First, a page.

Morphy arrived in Liverpool on June 20, 1858 and immediately caught the train to Birmingham. However, on arrival he found that the tournament had been postponed by two months, to August 24. Morphy traveled to London the following day but had fallen ill, and was not fit to visit the London chess clubs until June 23. The Illustrated London News, of which Staunton was the chess editor, printed an article "Arrival of Mr. Morphy" on June 26. At the St. George's club he met Staunton and re-issued the challenge, which Staunton accepted provided he was give a month to prepare. Although he declined to play a few casual games against Morphy, Staunton invited him to his home in Streatham, which in those days was a country village whose first railway station had opened only two years earlier. There they played a couple of consultation games, with Staunton partnered by the Rev. Owen and Morphy by Thomas Wilson Barnes. A little later Staunton proposed that they delay their match until after the Birmingham tournament in August, and Morphy reluctantly agreed. Staunton announced in the Illustrated London News:

Around this time Morphy wrote asking friends in the USA to send him the money for the stake. However, in late July 1858 his family informed his friend Charles Maurian that "they had resolved not only not to help raising the amount wanted but that moreover they should not allow him to play a money match either with his own money or anyone else's ... that he will be brought home by force if necessary; that they were determine to prevent a money match by all means." Maurian persuaded New Orleans Chess Club to send £500, but apparently it was not in Morphy's hands until early October.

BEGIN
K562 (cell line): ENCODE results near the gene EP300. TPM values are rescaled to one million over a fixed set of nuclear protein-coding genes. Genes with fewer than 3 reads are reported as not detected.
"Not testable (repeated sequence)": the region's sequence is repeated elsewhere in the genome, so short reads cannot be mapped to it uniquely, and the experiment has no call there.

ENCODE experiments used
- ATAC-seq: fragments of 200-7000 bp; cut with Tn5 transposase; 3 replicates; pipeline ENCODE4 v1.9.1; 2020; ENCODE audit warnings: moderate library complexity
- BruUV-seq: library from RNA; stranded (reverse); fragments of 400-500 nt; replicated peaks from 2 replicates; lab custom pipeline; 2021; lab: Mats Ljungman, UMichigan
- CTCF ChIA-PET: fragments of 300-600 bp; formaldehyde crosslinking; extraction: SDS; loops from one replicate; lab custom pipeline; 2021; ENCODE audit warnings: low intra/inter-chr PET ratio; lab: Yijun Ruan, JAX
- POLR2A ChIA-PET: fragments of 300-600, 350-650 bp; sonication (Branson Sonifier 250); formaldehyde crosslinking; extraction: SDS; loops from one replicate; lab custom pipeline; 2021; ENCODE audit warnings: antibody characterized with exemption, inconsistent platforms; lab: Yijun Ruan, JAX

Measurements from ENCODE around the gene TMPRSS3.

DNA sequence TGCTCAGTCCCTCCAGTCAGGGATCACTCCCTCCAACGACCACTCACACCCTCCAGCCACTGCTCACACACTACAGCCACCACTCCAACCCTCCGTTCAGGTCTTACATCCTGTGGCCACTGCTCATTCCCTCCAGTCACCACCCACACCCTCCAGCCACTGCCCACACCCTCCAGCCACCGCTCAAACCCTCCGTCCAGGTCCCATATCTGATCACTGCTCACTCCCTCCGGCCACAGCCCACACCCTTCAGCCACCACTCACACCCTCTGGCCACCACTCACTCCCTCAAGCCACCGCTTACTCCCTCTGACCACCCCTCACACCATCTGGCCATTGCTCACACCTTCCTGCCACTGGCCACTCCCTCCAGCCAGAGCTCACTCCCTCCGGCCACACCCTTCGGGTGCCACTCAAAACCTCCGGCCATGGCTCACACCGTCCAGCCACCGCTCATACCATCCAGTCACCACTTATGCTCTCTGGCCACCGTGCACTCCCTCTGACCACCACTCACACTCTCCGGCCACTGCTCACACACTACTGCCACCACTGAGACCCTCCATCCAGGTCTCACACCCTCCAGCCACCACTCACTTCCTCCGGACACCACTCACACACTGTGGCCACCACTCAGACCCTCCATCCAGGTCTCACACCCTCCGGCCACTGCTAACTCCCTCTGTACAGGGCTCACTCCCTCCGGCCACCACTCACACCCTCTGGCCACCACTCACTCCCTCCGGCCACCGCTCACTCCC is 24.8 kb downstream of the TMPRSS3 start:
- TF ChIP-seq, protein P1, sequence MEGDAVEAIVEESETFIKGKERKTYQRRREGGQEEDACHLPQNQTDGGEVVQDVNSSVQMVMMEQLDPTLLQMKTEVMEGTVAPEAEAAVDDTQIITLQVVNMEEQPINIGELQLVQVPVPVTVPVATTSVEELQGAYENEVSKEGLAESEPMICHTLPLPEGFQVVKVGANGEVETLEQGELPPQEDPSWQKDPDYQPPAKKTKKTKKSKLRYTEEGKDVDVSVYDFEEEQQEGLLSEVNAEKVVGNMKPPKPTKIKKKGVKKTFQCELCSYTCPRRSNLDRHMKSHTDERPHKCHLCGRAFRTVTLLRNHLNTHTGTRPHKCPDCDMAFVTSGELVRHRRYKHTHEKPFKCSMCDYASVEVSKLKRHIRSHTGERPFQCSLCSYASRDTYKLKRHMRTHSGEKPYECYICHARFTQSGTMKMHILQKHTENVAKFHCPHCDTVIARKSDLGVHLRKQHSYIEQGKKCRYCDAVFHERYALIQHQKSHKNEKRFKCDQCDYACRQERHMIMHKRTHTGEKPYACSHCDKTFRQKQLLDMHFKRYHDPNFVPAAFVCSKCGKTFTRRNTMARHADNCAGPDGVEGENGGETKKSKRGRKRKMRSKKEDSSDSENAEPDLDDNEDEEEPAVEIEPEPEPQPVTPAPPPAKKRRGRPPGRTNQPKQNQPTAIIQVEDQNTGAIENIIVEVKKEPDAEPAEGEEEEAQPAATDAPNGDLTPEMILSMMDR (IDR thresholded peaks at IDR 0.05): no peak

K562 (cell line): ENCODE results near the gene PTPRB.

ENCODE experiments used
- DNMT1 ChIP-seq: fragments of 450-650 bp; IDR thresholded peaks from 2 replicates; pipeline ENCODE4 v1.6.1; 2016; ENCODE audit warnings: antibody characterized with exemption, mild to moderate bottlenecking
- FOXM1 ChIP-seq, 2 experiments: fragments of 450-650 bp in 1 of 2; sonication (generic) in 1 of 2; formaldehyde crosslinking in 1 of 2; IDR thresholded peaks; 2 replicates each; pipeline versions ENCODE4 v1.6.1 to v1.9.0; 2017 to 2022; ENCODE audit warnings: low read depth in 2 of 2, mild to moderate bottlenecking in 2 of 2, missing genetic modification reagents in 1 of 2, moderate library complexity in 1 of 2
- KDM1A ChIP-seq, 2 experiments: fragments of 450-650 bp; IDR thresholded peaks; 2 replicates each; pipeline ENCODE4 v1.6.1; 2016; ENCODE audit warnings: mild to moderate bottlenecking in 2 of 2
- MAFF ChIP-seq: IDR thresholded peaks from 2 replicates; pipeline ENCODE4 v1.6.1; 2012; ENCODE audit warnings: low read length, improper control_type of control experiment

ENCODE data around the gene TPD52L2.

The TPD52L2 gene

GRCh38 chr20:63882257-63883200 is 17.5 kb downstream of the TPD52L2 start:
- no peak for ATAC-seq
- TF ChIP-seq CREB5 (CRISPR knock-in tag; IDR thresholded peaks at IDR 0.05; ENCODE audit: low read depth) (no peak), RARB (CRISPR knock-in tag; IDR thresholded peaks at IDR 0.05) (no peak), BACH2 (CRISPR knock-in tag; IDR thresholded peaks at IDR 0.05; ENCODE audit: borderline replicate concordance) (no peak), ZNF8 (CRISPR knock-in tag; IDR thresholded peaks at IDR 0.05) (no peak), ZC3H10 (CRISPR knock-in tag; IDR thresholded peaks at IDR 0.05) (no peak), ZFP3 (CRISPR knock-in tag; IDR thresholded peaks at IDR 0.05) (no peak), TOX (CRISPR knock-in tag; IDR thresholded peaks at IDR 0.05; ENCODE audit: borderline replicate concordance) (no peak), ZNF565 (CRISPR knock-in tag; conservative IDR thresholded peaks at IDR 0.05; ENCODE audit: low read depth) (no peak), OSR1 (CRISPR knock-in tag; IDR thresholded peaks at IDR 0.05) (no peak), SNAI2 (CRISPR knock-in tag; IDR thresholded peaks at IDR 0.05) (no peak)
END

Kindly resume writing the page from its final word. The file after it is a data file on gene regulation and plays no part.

Meanwhile, Morphy played and beat Johann Löwenthal. According to Morphy's personal assistant Frederick Edge, personal and political conflicts appeared around this time. Edge wrote that Owen, who was Morphy's second in this match, encouraged Löwenthal and disparaged Morphy, and that in disgust Morphy challenged Owen to a match, offering him odds of Pawn and move. Edge further claimed that Morphy insisted on giving odds because, if he played Owen at evens, Staunton would treat this as an excuse for delaying or abandoning the match with Morphy. The match with Löwenthal was interrupted as Löwenthal fell ill, and Morphy used the break to crush Owen 5-0 with two draws, despite the fact that Owen was a very strong player who later took third place in the 1862 London tournament and was the only player to win a game against the victor, Adolf Anderssen. In early August Staunton allowed a committee to be formed at the St. Georges' Chess Club to raise money for his share of the stake.

After finishing the match with Löwenthal, on 14 August 1858 Morphy wrote to Staunton:

Staunton replied that he needed more time to prepare, and Morphy wrote to him again: